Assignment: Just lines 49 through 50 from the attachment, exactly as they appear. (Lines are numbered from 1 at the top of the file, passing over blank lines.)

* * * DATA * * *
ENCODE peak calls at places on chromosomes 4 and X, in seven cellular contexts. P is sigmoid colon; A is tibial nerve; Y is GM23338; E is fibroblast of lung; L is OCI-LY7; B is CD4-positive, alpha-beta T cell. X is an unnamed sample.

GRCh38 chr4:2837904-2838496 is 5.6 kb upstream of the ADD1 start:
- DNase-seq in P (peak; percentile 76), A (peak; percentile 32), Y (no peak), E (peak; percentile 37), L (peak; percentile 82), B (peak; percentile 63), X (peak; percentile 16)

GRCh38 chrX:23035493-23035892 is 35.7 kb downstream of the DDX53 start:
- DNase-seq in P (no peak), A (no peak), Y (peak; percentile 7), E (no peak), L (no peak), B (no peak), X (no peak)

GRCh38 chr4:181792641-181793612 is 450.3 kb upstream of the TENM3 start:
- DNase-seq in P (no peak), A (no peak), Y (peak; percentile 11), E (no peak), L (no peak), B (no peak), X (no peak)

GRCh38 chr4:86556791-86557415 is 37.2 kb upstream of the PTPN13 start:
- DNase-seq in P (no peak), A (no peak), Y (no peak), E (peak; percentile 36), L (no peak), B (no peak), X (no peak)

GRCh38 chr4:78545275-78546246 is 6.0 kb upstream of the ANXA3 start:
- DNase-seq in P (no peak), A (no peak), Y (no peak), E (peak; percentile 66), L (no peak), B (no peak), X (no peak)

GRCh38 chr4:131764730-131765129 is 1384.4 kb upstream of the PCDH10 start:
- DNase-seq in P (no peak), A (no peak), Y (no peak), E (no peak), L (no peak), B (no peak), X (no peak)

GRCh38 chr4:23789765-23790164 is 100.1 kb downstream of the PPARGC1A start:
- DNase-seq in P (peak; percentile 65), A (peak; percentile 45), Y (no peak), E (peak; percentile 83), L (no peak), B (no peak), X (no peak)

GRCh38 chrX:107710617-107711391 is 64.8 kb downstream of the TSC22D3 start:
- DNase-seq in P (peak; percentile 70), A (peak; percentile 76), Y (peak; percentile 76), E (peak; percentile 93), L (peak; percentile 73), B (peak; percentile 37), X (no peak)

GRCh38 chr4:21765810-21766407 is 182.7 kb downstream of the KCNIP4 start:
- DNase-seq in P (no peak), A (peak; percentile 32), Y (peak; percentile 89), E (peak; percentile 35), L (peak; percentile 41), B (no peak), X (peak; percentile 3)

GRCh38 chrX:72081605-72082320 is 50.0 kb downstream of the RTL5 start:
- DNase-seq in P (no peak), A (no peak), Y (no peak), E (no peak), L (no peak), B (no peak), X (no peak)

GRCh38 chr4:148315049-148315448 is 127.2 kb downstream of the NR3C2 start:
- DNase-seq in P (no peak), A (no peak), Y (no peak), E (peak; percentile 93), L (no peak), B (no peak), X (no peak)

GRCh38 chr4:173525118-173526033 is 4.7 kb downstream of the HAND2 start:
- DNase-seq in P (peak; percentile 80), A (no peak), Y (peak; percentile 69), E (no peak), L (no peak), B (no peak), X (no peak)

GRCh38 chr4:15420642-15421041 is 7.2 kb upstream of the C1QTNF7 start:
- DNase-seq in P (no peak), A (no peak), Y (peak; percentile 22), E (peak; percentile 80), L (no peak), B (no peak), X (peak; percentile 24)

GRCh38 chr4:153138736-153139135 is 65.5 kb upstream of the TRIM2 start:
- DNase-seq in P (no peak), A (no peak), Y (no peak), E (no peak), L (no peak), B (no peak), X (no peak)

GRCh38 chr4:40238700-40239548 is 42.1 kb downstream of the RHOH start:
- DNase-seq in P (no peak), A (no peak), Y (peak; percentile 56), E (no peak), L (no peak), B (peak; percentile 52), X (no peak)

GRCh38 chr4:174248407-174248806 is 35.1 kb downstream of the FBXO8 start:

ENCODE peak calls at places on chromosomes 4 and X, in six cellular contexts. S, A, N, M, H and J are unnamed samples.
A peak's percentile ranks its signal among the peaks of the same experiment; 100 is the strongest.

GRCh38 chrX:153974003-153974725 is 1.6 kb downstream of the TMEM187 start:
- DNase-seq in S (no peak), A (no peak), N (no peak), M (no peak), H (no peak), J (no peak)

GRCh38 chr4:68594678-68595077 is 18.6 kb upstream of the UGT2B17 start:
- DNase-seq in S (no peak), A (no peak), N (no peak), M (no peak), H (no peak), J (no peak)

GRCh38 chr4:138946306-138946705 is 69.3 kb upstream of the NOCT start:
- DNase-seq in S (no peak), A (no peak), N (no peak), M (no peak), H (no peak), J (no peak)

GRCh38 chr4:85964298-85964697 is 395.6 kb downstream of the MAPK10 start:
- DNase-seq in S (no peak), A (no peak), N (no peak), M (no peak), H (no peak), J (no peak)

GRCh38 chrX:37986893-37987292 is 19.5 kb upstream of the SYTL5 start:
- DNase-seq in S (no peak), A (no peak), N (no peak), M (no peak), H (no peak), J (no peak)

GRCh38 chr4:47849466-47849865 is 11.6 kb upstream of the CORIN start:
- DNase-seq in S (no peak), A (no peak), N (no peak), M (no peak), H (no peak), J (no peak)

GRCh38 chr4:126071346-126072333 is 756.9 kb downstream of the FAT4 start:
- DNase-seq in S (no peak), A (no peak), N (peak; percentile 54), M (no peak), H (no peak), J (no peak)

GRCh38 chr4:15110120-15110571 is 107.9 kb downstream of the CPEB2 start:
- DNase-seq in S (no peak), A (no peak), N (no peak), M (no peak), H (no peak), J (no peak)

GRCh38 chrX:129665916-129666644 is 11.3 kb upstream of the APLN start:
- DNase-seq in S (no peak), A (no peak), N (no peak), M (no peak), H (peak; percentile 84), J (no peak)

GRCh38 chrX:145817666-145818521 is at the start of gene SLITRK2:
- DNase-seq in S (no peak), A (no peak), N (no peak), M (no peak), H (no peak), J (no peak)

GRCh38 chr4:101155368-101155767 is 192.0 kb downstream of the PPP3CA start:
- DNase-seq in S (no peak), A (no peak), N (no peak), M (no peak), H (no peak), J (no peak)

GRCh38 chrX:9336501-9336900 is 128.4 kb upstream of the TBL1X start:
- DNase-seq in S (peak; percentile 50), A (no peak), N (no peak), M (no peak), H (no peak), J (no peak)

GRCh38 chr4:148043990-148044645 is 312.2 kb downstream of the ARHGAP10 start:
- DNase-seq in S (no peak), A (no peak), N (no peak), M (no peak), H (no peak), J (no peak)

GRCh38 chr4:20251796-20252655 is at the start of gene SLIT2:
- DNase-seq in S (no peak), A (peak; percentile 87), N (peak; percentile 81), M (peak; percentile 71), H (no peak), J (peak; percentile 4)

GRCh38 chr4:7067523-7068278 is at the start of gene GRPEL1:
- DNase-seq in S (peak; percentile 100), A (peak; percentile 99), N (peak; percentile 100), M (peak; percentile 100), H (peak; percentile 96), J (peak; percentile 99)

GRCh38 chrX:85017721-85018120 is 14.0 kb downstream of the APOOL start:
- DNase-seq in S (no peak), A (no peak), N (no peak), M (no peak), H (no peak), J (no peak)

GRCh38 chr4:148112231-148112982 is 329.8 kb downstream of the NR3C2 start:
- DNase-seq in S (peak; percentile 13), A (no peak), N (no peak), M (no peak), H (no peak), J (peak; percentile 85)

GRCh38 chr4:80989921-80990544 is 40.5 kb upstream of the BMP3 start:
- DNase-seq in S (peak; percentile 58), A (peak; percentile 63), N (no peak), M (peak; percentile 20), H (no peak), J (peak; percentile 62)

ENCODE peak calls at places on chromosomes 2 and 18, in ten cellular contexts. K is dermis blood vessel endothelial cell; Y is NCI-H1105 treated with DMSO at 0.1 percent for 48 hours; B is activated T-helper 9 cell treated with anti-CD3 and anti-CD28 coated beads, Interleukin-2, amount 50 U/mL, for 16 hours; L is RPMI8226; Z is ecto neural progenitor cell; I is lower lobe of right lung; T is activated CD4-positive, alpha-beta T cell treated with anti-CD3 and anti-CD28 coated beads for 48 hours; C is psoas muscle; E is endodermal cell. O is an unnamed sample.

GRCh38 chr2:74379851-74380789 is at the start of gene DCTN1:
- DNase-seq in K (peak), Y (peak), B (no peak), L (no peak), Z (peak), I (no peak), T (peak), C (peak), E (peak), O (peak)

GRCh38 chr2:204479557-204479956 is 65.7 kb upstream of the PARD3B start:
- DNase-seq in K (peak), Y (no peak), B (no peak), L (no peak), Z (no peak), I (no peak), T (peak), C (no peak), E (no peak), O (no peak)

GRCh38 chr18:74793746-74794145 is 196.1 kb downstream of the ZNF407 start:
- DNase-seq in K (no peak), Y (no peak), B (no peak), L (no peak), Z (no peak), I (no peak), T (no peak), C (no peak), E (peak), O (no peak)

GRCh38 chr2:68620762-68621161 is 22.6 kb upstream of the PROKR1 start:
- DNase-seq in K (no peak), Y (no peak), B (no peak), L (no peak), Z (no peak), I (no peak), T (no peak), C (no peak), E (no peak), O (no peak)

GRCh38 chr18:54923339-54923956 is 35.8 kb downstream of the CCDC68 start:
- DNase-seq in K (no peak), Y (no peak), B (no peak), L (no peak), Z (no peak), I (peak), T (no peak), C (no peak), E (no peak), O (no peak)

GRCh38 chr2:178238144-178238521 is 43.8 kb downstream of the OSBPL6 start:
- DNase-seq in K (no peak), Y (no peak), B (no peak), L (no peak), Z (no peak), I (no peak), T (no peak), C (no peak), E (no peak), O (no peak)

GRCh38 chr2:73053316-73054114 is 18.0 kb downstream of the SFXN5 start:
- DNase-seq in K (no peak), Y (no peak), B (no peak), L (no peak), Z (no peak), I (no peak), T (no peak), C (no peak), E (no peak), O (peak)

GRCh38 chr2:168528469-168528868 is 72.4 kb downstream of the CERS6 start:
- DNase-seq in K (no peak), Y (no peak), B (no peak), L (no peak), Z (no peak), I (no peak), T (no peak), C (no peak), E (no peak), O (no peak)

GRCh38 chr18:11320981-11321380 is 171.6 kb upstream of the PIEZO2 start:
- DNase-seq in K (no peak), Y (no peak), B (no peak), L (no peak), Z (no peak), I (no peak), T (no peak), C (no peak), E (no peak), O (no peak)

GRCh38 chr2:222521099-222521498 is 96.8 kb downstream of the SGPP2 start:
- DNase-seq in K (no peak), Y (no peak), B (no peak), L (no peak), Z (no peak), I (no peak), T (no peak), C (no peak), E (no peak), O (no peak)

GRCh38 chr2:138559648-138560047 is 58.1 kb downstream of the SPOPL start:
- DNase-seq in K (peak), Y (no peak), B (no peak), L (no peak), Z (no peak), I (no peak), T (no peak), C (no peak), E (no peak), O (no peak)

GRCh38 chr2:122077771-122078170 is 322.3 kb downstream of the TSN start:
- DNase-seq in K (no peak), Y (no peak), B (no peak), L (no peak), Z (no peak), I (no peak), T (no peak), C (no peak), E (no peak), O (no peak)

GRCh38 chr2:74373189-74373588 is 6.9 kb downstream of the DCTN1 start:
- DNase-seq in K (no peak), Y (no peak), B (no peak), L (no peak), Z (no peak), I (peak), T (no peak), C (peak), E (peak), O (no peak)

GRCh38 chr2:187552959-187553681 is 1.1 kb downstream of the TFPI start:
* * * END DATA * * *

GRCh38 chr4:15110120-15110571 is 107.9 kb downstream of the CPEB2 start:
- DNase-seq in S (no peak), A (no peak), N (no peak), M (no peak), H (no peak), J (no peak)